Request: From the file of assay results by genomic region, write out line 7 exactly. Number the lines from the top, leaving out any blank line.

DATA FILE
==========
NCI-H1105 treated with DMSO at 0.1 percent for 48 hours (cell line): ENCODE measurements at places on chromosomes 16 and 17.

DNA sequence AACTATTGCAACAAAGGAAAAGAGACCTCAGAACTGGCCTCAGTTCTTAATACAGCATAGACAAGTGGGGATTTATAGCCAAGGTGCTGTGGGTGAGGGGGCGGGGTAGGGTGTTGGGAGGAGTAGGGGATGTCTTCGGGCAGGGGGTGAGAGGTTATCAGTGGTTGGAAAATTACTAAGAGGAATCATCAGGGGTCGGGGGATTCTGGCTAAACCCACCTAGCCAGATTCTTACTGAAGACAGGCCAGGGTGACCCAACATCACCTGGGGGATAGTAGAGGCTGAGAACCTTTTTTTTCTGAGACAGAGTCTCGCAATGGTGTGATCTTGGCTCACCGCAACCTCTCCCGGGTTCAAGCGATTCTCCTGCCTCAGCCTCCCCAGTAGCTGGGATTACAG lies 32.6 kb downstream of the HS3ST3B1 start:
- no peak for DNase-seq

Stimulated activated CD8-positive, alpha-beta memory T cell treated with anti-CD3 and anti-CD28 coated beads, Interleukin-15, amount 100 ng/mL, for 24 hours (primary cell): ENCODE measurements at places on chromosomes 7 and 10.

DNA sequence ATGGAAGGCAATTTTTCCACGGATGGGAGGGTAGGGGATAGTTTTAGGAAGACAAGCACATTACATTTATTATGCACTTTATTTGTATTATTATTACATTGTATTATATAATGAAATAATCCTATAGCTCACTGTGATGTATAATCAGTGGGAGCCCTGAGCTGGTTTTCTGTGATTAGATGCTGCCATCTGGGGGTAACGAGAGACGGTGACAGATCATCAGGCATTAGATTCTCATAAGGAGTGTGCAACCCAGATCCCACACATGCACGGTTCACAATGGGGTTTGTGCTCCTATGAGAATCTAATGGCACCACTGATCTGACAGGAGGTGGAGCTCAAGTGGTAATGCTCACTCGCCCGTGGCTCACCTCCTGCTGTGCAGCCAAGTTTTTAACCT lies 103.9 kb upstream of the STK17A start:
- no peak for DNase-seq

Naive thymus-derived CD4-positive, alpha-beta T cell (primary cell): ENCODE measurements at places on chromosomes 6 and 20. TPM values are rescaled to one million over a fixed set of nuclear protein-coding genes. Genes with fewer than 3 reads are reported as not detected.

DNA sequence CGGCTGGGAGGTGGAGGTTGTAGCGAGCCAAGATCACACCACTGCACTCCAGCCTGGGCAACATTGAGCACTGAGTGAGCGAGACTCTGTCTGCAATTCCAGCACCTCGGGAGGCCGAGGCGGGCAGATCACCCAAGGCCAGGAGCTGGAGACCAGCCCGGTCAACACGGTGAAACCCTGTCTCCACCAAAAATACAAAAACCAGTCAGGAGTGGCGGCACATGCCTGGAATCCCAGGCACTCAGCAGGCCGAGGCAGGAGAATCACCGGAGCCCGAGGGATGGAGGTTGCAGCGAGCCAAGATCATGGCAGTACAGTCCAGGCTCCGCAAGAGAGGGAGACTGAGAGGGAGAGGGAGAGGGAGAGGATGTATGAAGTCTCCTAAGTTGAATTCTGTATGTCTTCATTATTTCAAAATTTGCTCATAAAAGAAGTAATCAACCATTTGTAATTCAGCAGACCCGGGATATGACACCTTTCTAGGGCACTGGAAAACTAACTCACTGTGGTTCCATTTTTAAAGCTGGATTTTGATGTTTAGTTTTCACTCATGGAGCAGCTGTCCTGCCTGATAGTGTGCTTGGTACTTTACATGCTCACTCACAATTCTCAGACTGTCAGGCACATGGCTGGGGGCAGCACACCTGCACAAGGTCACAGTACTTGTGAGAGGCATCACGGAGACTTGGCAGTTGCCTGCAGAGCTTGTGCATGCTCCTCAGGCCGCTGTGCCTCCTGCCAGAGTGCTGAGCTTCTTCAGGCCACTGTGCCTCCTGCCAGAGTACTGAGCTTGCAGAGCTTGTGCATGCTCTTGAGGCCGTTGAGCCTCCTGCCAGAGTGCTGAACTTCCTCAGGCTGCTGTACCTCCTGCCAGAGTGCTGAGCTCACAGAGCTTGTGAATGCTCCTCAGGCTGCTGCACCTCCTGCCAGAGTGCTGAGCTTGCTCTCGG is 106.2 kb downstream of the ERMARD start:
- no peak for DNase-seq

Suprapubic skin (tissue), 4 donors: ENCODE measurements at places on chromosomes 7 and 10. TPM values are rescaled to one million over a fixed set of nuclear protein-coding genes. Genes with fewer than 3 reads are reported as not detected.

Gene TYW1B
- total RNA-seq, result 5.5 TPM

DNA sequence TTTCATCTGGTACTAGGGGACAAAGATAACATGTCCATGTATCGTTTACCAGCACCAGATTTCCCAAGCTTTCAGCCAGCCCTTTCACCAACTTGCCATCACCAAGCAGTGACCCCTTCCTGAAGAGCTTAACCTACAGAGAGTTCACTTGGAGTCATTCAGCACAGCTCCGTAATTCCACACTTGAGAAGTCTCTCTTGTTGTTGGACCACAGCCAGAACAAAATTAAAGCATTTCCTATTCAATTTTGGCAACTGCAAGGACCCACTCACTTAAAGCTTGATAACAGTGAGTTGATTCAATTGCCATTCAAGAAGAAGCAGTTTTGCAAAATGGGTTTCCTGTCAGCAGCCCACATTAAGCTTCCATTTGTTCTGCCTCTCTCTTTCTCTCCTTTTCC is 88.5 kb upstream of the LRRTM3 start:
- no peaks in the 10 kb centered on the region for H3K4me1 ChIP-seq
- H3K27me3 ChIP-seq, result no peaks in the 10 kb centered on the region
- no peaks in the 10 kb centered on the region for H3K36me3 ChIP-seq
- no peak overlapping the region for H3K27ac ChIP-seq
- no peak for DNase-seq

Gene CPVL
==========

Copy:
Naive thymus-derived CD4-positive, alpha-beta T cell (primary cell): ENCODE measurements at places on chromosomes 6 and 20. TPM values are rescaled to one million over a fixed set of nuclear protein-coding genes. Genes with fewer than 3 reads are reported as not detected.